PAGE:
Gertrude Berg debuts in "The Goldbergs"
Gertrude Berg's popular radio program, The Goldbergs, about an upwardly mobile American Jewish family debuted on NBC radio on November 20, 1929. Berg developed the kernel of the show as a series of live sketches to entertain guests at her family's Catskills hotel. It was produced in recurrent runs as a daily 15-minute program on NBC and other networks for nearly two decades before shifting to television in January, 1949. On both radio and TV, Berg served as the sole writer, producer, and star of one the nation's most popular programs.
Throughout its 30 years on radio and television, as well as in presentations on Broadway and on film, The Goldbergs dealt explicitly with Jewish life in the United States, joking about the cultural differences between "old world" immigrants and their American-born offspring. Berg's Molly became a cultural touchstone, a figure combining old world wisdom, new world common sense, and a mother's humanity in confronting the perplexities of American life. Over the show's three decades, the Goldberg family moved from a New York City tenement to the Bronx and later to suburban Connecticut, mirroring the upward progression of many Jews into the American mainstream.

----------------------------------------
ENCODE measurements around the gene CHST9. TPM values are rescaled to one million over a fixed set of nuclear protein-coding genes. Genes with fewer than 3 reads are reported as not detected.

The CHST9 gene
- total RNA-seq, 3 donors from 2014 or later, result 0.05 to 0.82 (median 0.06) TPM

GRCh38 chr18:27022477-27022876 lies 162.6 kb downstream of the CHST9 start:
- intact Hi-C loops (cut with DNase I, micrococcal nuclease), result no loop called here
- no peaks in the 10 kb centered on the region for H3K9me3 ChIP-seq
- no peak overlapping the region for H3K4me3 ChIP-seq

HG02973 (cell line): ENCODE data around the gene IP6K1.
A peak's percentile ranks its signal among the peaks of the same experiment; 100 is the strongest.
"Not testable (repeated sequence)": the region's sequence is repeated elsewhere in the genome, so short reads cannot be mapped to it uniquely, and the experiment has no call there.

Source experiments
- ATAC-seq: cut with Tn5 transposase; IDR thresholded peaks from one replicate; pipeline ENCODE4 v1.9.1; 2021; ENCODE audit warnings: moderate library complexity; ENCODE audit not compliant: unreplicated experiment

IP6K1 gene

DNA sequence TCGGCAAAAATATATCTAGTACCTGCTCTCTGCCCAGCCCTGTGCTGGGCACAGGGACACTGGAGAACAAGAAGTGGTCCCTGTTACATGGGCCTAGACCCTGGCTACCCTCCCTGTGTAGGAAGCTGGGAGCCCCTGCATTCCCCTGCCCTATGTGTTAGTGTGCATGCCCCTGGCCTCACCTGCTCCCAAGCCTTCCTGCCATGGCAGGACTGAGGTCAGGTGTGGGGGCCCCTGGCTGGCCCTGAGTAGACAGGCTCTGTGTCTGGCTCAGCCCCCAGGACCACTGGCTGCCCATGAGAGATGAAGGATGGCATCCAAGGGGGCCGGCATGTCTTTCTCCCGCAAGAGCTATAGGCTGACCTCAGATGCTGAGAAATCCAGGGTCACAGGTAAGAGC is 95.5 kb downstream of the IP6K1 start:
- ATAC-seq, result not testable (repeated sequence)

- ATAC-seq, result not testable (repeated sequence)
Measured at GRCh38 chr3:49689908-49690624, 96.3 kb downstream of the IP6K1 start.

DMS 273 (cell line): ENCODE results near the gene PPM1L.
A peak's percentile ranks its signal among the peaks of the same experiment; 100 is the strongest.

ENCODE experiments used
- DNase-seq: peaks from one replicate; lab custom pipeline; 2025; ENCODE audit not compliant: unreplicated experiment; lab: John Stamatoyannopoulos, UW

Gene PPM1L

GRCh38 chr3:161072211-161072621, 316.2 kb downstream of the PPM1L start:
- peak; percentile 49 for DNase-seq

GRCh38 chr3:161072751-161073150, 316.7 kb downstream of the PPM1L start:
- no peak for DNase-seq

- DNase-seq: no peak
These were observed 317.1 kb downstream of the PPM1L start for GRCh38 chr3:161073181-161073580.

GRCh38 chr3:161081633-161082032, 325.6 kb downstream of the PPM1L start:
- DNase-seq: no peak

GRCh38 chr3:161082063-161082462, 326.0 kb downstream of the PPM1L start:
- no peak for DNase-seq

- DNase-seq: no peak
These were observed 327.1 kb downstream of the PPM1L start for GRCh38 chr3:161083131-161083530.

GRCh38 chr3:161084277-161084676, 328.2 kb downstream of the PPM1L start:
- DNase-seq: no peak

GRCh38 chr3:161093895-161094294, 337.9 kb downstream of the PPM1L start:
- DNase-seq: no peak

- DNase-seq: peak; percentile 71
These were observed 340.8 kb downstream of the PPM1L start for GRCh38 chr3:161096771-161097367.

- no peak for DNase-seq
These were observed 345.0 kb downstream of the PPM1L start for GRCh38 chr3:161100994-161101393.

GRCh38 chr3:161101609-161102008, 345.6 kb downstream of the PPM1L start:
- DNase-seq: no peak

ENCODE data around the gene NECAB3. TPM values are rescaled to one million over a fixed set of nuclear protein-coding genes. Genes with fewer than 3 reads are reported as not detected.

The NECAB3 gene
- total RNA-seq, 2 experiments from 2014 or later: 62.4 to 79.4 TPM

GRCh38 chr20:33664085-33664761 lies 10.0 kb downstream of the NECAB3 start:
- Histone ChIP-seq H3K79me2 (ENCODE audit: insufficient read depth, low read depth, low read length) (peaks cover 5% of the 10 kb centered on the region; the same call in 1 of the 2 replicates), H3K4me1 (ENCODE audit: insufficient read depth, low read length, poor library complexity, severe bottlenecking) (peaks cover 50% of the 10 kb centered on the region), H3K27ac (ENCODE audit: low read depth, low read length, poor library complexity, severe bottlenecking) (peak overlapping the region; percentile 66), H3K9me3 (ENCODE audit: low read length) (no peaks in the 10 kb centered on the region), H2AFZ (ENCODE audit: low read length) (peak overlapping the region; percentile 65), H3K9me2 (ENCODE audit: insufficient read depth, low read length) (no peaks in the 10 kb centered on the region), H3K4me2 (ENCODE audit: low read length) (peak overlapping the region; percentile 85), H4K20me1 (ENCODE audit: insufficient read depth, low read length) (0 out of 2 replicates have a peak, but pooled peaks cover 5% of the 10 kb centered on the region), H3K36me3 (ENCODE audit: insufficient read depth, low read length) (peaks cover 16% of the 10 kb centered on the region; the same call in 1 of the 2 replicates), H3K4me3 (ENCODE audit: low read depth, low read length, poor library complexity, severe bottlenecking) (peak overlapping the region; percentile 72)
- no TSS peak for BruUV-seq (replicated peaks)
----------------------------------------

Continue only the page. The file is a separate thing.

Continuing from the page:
Although Berg continued to produce The Goldbergs into the 1950s, the show's popularity declined. The demise of The Goldbergs reflects the homogenizing trend in postwar American society. As millions of ethnic Americans fled their traditional urban enclaves in search of an un-hyphenated, simply "American" identity in the suburbs, programming explicitly grounded in ethnic cultures gave way to more all-American shows like Leave it to Beaver and Father Knows Best. The Goldbergs went off the air in 1955.
Sources:www.museum.tv/archives/etv/G/htmlG/goldbergsth/goldbergsth.htm; www.museum.tv/archives/etv/B/htmlB/berggertrude/berggertrud.htm; www.radiohof.org/comedy/goldbergs.html; You Never Call, You Never Write: A History of the Jewish Mother (Antler, 2007).